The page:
A few months ago, I had the bright idea that it would be great to start my kids showing cattle and invite their friends to do the same. I thought, “Hey! We can house them and all work with them together!”
Holy moly. Fast forward a few months and as of right now, I have five heifers at my house being worked with by five different kids who have never ever done this before in their lives.
When I say never, I mean they haven’t touched a cow before. Being up close and personal with cattle is a whole new ball game for them and an experience they never dreamed of having.
These boys are anywhere from 5 to 7 years old, and they have a love for what they are doing . . . most of the time. Let’s be honest, it is not all “sunshine and fairytales” when training calves. There is a lot of hard, dirty work that has to be done, and at a young age, the tasks seem monumental at times.
With their hands dirty and brow sweaty, these boys have no idea what they are learning. They think we are just walking cows. These boys are learning at a very young age what it means to be a leader. They are learning that when training a calf to walk, it needs to be sure that you are its leader. The animal needs to know that wherever you go, it is safe to follow. At a young age, they are learning a tenderness and love that cultivates a respect from these calves, which translates into trust and teamwork. At a young age these boys are learning skills that some adults still struggle with.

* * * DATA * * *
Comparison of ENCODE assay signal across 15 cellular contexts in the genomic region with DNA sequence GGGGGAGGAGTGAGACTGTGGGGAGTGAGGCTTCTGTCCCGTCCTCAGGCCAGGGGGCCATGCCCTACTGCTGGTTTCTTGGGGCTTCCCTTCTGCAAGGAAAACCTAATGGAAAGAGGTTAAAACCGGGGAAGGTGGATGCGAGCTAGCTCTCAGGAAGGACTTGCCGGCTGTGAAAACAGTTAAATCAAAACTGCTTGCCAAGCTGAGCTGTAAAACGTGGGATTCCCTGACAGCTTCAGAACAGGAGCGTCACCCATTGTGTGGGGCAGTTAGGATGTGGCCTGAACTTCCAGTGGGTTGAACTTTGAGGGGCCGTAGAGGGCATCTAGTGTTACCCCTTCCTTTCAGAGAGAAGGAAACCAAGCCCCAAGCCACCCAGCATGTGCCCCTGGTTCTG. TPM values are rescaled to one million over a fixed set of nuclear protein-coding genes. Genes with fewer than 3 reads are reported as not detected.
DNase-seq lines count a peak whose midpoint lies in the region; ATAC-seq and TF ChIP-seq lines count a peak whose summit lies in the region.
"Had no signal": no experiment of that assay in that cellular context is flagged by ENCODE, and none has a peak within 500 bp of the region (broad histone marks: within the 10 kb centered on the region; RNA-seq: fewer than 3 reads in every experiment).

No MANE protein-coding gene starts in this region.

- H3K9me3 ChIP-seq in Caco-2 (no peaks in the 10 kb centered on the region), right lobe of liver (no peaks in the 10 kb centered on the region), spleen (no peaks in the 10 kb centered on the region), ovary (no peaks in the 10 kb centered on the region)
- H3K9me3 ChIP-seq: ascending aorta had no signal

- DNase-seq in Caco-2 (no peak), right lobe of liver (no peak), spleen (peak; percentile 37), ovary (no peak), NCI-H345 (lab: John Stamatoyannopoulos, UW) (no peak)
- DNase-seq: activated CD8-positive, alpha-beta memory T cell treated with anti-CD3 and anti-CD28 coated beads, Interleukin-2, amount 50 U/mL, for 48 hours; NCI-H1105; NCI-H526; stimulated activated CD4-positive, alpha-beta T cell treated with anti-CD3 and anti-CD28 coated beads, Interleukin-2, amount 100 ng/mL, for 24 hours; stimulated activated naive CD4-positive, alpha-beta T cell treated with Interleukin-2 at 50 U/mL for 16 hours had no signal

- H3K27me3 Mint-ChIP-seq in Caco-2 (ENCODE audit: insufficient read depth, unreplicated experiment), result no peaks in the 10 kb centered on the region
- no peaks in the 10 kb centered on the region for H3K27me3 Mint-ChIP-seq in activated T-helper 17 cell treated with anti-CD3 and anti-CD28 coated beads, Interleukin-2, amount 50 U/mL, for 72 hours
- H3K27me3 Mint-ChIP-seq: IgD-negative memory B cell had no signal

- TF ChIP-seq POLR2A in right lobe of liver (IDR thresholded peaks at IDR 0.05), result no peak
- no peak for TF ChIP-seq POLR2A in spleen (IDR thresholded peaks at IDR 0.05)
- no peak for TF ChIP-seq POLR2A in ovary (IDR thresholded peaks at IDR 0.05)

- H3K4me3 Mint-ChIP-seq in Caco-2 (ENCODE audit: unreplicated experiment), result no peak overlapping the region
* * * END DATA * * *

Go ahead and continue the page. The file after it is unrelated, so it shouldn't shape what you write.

With the show a few weeks away, I stand with boys who have gained the trust of their animals and have learned that a relationship takes constant work. They have been drug through the dirt, brushed themselves off, and have become stronger and wiser from it. With all the struggles that we have faced and the work that has gone into this so far, I still sit back and think “Holy moly,” but in the end, I remember the experience and impact these moments have.
And I still find it funny that they think we are just walking cows . . .
Tyler Ribeiro is a fourth-generation dairy farmer born and raised in California. He is currently partners with his father at Rib-Arrow Dairy in Tulare where they proudly ship their milk to Land O’Lakes. Tyler is actively involved in the dairy industry, holding leadership roles in various organizations locally and across the United States.